The delivery of digital street plans has evolved over time. Once supplied on CD, plans had to be uploaded into a GIS for interrogation and printing. Now, the provision of static plans via a web page provides instant and wide user access. The use of web portals has allowed plans to be delivered with search-and-selection functionality; it also allows updates to be made on a regular basis.
Up my street
A street plan holds valuable detailed information concerning a single street or shopping centre. A 3D viewer allows the addition of background mapping to show adjacent features and structures such as roads, car parks and sports stadia. Plans with shops on multiple floors can be displayed and stacked on one another, using a fixed extrusion level to generate the perception of height. The layers are coloured, and added translucency allows retail units to be visualised on all levels. Shops trading over several floors can be identified by extrusion, using an attribute in the plan.
By combining two plans into a single 3D scene, adjacent shops can be seen together, providing a coherent view of a shopping environment. In a city, the combined shopping environment will be more attractive to investors as it will show how a unit will benefit from accessibility to all shopping streets. Out of town shopping centres and adjacent retail parks can be viewed together. This is especially useful when valuing a specific large unit - highlighting its proximity to a source of high customer footfall.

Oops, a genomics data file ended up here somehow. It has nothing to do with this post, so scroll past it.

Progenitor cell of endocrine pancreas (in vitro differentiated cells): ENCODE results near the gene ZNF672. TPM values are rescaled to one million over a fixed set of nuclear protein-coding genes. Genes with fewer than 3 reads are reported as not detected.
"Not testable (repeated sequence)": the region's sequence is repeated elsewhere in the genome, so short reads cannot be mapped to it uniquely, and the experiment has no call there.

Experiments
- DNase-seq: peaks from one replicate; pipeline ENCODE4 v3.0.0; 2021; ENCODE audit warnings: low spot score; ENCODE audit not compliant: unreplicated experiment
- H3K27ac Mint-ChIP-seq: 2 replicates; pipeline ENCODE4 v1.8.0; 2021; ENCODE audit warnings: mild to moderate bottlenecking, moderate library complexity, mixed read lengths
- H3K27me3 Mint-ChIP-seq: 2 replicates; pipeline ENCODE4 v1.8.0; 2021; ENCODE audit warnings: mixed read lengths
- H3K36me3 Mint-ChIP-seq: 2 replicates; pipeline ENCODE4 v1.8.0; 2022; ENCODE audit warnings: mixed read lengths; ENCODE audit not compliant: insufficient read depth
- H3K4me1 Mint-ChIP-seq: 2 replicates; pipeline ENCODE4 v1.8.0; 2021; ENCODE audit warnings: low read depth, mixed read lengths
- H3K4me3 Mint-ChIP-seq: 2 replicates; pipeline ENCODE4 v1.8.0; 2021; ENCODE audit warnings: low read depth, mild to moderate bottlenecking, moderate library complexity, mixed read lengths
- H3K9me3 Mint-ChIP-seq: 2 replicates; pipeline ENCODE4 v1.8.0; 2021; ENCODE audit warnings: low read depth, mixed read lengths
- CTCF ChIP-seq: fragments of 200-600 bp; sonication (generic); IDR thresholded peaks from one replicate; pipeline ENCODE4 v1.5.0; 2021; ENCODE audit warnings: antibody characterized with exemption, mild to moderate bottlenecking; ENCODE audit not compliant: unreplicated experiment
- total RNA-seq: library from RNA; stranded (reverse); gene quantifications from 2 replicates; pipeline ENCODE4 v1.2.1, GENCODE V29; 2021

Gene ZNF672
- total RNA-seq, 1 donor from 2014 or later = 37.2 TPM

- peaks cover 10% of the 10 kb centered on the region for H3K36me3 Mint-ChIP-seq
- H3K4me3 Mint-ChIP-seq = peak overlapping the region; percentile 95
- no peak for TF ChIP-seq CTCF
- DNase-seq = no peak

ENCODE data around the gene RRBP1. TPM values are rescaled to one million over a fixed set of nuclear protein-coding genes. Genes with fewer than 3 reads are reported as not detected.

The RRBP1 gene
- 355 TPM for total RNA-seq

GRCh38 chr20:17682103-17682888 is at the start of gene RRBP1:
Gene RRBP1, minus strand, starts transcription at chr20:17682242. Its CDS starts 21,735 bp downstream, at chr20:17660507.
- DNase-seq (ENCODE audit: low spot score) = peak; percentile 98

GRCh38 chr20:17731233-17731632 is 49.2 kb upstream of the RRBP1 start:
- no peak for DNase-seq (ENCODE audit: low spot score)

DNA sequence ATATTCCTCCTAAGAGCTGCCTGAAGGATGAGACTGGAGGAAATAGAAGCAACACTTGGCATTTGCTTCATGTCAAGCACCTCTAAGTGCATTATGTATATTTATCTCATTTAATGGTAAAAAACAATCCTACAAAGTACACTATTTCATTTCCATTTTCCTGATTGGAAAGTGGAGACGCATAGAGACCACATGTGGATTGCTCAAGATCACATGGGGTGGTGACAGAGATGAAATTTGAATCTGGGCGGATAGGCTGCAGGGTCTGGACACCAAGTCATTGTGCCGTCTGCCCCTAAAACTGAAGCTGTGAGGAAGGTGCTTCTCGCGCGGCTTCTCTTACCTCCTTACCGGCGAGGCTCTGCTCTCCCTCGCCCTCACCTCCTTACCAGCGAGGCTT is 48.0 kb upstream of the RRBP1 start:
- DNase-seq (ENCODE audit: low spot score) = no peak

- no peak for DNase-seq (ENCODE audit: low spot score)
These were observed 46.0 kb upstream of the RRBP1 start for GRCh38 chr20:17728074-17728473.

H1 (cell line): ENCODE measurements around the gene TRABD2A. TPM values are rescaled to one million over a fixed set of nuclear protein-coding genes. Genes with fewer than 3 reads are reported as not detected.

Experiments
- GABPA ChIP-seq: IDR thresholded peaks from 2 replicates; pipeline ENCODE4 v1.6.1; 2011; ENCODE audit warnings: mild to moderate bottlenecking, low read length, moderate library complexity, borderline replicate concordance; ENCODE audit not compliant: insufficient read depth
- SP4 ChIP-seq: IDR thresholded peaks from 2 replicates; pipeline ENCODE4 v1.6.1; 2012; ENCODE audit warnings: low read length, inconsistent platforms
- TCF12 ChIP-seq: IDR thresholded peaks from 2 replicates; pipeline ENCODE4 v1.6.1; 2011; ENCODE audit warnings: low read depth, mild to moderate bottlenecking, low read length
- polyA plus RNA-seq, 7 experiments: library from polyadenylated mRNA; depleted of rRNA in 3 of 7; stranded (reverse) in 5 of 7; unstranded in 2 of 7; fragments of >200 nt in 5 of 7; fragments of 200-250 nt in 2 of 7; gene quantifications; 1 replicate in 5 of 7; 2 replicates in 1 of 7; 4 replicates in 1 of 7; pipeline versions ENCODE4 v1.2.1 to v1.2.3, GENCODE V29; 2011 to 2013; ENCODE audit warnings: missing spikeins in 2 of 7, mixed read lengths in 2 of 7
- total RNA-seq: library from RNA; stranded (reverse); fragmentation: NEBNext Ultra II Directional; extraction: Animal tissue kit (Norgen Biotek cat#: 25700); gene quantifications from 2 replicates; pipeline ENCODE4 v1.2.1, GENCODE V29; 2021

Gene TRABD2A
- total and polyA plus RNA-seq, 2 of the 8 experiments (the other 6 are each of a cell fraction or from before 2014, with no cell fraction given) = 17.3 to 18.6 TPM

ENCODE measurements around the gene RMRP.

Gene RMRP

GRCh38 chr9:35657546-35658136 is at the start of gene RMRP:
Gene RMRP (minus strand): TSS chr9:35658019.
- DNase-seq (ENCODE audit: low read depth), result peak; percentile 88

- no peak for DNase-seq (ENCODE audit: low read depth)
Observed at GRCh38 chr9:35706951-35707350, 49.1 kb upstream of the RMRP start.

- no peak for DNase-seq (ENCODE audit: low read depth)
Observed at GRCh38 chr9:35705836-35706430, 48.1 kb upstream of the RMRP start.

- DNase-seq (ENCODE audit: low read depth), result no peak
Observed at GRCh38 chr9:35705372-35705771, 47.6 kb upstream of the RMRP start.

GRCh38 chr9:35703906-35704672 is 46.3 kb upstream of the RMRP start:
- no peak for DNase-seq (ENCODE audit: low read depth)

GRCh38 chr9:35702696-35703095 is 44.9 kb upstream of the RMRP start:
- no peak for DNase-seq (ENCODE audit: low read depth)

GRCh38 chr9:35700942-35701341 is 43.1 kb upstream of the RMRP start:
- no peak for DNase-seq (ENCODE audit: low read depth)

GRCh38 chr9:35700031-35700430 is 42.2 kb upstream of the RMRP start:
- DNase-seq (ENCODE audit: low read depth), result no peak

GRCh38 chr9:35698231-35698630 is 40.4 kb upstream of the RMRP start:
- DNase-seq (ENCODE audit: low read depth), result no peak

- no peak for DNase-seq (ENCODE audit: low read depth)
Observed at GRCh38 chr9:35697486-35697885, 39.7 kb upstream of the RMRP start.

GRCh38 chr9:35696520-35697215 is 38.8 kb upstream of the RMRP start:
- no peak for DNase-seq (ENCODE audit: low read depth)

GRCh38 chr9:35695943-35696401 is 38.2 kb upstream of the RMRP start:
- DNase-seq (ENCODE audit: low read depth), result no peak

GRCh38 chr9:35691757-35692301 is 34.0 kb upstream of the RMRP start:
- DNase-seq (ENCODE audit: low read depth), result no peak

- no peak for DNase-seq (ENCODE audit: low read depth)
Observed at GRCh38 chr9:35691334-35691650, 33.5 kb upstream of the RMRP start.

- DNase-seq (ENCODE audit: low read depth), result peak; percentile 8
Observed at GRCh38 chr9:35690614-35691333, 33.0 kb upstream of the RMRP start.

Publishing the 3D models using an online viewer allows for web delivery and data interrogation in three dimensions. Having a single combined view of all floors is very important in a regional shopping centre or in a multi-story centre within a town; it saves time, and gives a true perspective of selected units relative to others. The viewer can highlight units with specific criteria or can classify them by user requirements. Transparency can be added to layers in the 3D view - aiding visualisation. The model can be rotated to view a shop unit from any angle. Added functionality allows building shadows to be cast according to time of year - potentially identifying the ‘sunny side’ of the street.
The attribute information concerning the shop unit footprint remains accessible in 3D plans and this is important as it is used for calculating zone values for rental comparisons. It is accepted that ownership and fascia change regularly; buildings, however, remain stable over time - unless a new development is built.
As easy as xyz
3D modelling can be extended by using a terrain model in the latest release of proprietary GIS software. Previously, there was a need for spot heights to be loaded and for manipulation of a vector layer to create a surface. Height differences in a street plan can now be shown using an extrusion with a constant ‘z’ value - which is exaggerated when applied to the terrain model. Changes in topology in a small area can be observed.If a street is on a slope or if a town is on different levels, undulations can be examined in three dimensions with a critical eye, and line-of-site and accessibility for individual units can be established from the desktop.
A detailed street plan will continue to have an important role and it remains a staple for the property profession and commercial surveyors; but now all property sectors can use familiar data in a third dimension using a simple web link.
A sharp 3D image created from vector plans can be used directly in marketing brochures - to promote a new store or office, to provide information about adjacent premises and to inform staff about the immediate trading environment.
And not least, a 3D street view makes accurate spatial and attribute data accessible to a wider audience. It presents factual plans in a format designed for the specific needs of the end user.
James Nolan (www.Jimnolan.uk) is a freelance PropTech consultant, using commercially available digital plans with proprietary GIS to create online 3D- viewable models